Explosion Venting/Suppression Q&A
Essentially, the European ATEX Zone 22 is defined as an area in which, under normal circumstances, dangerous and combustible conditions caused by a cloud of dust is not present or only present for a short period of time.
The American classification breaks it down further: Class II defines a hazardous area due to combustible or conductive dusts being present.
Division 2 narrows Class II to substances that are present only in abnormal conditions, such as container failure or system break down.
Group G defines the substances as flour dust, grain dust, flour, starch, wood, plastic and chemicals.
Equipment used in areas ATEX zone 22 should also be permitted in Class II Div2, but it is recommended that you consult with an expert in process safety/risk analysis or your Authority Having Jurisdiction to confirm what is required specifically for your application.
Anything over 0 Kst technically requires protection against the potential for a combustible dust explosion, but Kst, Pmax, MIE all have to be looked at. Once your dust is tested, NFPA 654 requires that a risk analysis be performed to evaluate your risk. And the “Authority Having Jurisdiction” for your facility—could be your insurance company, fire marshal, building inspector, OSHA, your company itself—makes the determination, based on the risk analysis, of what level of protection is required per NFPA standards and other facts and circumstances.
1. No. Some are some aren’t. In order to determine whether a dust is potentially explosive, it must be tested for a variety of parameters, including Kst, Pmax, MIE. Any dust with a Kst value of over 0 is considered potentially explosive. NFPA Standard 654 requires that dust be tested and that a risk analysis be conducted.
2. The dust must be tested for the factors noted above.
3. There is no particular list per se. There are companies that will do risk analysis, including insurance companies and there are manufacturers’ representatives that will review your situation and make recommendations. OSHA will also come in to do an evaluation of your facility if you’d like. And there are project engineers that will work with you to redesign/retrofit an existing process to comply with NFPA standards.
A vent duct effectively “leads” an explosion to the outside of a building and creates back pressure, the force of which depends on the length of the duct and properties of the combustible mixture. An enclosure needs to have a sufficient Pred to withstand this backpressure.
Pred, the reduced enclosure strength, is typically determined by taking 70% of the PES or design strength of an enclosure. Over time, due to corrosion, fluctuating pressure and stress in general, as the enclosure ages, the PES and Pred reduce from the original as-built design.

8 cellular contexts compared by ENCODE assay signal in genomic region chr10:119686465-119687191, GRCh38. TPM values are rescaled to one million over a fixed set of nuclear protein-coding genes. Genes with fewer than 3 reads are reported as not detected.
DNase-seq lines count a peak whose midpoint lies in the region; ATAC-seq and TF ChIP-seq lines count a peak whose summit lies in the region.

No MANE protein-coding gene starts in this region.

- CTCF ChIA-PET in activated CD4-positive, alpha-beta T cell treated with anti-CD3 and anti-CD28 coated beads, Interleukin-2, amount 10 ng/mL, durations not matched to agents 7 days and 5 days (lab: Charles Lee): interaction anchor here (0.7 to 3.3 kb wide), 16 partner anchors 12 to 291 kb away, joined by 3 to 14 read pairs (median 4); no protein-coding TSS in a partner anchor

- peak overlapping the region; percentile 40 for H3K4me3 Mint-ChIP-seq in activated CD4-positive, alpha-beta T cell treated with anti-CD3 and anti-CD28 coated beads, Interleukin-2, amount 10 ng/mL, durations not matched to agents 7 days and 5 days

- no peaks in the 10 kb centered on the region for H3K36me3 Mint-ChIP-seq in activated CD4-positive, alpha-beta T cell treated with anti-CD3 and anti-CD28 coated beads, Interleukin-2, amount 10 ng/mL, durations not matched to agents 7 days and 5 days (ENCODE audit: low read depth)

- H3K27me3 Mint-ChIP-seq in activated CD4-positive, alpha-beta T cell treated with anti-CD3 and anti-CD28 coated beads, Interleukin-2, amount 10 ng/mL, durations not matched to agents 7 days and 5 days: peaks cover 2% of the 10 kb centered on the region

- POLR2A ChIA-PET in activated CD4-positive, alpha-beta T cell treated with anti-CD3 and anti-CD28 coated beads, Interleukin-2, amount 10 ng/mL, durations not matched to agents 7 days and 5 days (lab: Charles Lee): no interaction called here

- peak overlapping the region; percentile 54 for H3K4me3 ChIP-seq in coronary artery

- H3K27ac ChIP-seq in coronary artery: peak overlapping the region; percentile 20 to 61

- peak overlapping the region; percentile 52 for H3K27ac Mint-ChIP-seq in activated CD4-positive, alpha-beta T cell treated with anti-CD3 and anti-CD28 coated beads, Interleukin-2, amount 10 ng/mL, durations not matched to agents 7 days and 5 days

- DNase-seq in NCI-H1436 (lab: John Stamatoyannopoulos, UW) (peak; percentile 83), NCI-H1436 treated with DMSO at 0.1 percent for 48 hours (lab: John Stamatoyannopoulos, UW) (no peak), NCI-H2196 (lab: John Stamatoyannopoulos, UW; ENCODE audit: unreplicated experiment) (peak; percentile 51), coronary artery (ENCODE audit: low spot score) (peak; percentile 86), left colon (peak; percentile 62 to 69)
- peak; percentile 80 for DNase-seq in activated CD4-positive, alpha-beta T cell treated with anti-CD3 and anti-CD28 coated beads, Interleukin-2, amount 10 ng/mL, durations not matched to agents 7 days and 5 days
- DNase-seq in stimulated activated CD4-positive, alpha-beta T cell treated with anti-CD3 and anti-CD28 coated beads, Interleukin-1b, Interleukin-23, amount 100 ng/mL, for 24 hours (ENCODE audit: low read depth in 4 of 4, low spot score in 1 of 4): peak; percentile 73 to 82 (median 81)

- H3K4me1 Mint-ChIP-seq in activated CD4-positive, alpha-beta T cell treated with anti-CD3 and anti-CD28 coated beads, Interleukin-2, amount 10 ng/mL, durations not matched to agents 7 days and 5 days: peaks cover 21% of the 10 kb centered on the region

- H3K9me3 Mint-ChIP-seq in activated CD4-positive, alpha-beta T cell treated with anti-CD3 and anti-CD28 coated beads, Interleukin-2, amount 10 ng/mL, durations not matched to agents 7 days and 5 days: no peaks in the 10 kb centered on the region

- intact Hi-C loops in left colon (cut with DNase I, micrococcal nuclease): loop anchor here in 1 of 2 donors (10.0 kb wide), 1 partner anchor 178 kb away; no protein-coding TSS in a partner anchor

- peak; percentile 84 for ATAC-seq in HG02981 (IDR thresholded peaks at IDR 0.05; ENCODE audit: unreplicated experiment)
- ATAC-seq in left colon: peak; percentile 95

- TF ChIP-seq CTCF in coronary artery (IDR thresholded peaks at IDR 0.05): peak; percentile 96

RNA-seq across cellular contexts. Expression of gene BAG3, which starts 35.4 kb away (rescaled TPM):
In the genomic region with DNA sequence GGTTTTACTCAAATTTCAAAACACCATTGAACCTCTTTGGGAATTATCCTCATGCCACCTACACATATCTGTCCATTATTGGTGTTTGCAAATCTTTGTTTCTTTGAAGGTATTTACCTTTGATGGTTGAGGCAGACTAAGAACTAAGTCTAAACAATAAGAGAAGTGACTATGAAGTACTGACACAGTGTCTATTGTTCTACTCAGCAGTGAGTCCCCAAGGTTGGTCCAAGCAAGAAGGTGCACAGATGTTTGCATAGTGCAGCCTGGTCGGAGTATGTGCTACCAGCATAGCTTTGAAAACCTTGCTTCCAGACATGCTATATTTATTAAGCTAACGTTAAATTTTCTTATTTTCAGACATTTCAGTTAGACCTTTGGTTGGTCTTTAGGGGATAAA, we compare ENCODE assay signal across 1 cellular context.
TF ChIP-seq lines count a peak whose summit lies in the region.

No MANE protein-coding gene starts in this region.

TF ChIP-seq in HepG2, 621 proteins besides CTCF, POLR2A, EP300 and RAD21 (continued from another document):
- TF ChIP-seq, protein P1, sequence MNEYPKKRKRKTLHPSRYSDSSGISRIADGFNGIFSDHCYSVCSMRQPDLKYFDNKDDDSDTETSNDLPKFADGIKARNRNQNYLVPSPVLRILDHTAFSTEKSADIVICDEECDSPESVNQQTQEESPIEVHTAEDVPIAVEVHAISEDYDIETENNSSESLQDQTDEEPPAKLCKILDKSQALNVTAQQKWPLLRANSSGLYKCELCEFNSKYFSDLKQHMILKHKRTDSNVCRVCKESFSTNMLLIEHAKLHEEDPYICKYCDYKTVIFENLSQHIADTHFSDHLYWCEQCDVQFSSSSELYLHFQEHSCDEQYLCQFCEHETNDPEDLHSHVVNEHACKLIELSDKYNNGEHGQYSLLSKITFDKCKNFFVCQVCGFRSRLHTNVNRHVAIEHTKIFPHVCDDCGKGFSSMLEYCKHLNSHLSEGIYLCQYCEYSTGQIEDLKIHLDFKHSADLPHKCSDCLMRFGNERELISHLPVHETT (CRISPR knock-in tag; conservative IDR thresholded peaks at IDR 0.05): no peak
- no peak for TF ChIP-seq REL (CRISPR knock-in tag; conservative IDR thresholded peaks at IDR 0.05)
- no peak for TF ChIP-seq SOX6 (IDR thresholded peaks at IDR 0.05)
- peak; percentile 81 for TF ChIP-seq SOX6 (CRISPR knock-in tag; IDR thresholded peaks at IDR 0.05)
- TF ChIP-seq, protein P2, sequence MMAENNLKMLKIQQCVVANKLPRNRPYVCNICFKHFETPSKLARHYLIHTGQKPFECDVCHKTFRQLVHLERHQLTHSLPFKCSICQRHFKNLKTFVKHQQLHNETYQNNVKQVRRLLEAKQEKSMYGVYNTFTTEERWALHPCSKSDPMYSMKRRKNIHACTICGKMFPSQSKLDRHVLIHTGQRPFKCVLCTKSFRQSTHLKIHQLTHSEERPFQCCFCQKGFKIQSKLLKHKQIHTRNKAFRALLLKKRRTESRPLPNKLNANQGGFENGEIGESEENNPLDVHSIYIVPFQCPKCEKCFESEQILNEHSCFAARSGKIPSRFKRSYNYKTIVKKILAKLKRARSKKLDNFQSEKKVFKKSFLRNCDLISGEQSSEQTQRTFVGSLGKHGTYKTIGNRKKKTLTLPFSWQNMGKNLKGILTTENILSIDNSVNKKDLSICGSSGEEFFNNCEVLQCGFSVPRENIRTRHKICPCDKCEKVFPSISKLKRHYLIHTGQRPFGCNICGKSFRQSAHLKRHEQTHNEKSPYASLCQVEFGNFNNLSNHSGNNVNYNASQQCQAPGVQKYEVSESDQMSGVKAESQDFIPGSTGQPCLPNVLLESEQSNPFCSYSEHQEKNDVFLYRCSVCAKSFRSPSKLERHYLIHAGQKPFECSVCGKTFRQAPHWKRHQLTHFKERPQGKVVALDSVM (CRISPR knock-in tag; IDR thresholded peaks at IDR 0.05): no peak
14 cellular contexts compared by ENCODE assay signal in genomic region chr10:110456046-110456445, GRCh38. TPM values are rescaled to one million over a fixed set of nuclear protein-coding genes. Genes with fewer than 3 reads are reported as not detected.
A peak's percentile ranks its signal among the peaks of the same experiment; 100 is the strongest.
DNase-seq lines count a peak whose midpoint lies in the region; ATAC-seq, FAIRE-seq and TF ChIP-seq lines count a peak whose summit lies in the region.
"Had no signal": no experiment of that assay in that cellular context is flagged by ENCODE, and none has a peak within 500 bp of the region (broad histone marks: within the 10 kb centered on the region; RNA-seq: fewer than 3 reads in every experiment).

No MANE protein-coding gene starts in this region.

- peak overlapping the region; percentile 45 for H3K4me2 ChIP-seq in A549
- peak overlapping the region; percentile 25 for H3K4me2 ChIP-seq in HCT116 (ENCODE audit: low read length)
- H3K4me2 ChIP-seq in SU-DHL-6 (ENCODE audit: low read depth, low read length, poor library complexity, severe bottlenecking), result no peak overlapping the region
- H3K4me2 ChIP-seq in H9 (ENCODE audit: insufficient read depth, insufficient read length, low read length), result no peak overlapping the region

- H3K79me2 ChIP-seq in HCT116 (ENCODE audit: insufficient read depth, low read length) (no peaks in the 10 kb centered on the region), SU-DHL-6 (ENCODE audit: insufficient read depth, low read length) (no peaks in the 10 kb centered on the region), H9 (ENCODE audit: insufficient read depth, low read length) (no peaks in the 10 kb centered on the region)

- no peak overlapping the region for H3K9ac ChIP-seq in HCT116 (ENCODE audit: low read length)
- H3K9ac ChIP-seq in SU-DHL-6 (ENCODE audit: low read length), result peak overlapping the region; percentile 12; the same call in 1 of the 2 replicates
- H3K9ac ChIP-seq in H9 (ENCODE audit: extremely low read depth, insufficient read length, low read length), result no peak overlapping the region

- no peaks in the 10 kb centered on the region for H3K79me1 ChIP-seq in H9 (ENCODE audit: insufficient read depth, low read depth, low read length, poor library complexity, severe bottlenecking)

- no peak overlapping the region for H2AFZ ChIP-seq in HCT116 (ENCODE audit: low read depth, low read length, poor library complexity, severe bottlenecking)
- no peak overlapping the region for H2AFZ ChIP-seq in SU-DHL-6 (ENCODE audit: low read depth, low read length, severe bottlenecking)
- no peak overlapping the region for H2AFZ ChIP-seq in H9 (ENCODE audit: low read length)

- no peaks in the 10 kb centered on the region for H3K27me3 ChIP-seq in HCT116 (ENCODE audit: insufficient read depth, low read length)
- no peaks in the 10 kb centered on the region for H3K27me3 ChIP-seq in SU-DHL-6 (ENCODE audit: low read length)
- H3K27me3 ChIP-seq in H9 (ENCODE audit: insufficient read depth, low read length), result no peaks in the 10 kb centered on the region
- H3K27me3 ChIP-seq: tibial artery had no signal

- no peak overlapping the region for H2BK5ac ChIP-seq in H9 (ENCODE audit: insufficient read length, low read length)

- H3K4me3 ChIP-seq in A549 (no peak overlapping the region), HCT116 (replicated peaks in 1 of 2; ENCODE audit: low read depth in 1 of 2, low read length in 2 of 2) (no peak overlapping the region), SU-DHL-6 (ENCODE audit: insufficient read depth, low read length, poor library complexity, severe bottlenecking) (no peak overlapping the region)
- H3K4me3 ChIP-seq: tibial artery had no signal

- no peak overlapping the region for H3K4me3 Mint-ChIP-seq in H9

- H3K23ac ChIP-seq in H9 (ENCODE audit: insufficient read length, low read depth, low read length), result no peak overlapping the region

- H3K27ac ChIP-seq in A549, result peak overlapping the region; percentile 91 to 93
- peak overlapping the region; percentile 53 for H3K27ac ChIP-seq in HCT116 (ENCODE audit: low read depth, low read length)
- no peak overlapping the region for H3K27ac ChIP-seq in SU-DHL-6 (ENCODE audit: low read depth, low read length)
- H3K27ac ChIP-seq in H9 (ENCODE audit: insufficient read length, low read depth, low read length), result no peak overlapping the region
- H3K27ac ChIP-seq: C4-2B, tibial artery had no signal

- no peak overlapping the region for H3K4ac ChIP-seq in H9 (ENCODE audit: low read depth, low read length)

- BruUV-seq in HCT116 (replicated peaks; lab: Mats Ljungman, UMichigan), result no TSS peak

Pred can be increased by stiffening the enclosure in critical areas, like reworking all welded areas, re-enforcing the frame, and increasing the thickness of the sheet metal of the enclosure casing.
To be done correctly, a certified structural engineer would calculate and determine where/how the design strength has to be increased and by how much.
This may be a costly procedure. In many cases back pressure is avoided by simply installing an indoor flameless vent, that will, in the event of an explosion, safely vent an explosion inside without the need for ducting to the outside.
The design of a process rupture disc is such that it will release the overpressure from inside an enclosure based on the real pressure difference. If it is correctly designed, a rupture disc will release this overpressure whether it be under water or at high altitudes. The disc specifications will take into account all the atmospheric conditions, including location of application, temperature, etc.
Your concerns are well founded. The ideal installation in this situation is to have the panels located such that recoil forces will not have a damaging impact on the silo or other enclosure – in other words, across from each other. If, for any reason, the vent panels have to be installed on one side, then the enclosure must be sufficiently strong to withstand the potential recoil force.
PVC piping could be used so long as the strength (Pred) is high enough and it is sufficiently temperature resistant. The larger concern would be the 90 degree bends. Although NFPA standards do not definitively say you cannot have such bends, we don’t recommend it.
Generally–and I say this with some hesitation–if your fuel is gas of some kind, the minimum could be approximately 5%. If your fuel is dust of some kind, the minimum could be approximately 10-12%. For smoldering dust, it could be as low as 2%. Note that I say could be. These generalizations really don’t mean anything for a specific application. The answer always depends on the specific fuel and a LOC (Lowest Oxygen Concentration) must be determined for that specific fuel.
I would prefer to know more about your process to better understand why you are considering nitrogen blanketing for this application. Having said that, I recommend you have your dust tested even if you don’t find a Kst value (I didn’t locate one either!) Testing your dust will give you additional information from which you can make your decision.
Per NFPA Standard 654 Section 220.127.116.11, isolation is always required. “Where an explosion hazard exists, isolation devices shall be provided to prevent deflagration propagation between pieces of equipment connected by ductwork.”
NFPA standard 69 annex section A. 11.2. seems to provide an exception for 100 mm (4 in.) pipes, on the theory that, “Piping less than 100 mm (4in.) diameter is far less likely to provide a conduit for flame spread than larger diameters.” This same section starts by indicating that isolation is necessary unless:
1. A qualified risk analysis is performed
2. It is determined that the risk involved in not isolating is acceptable to the AHJ.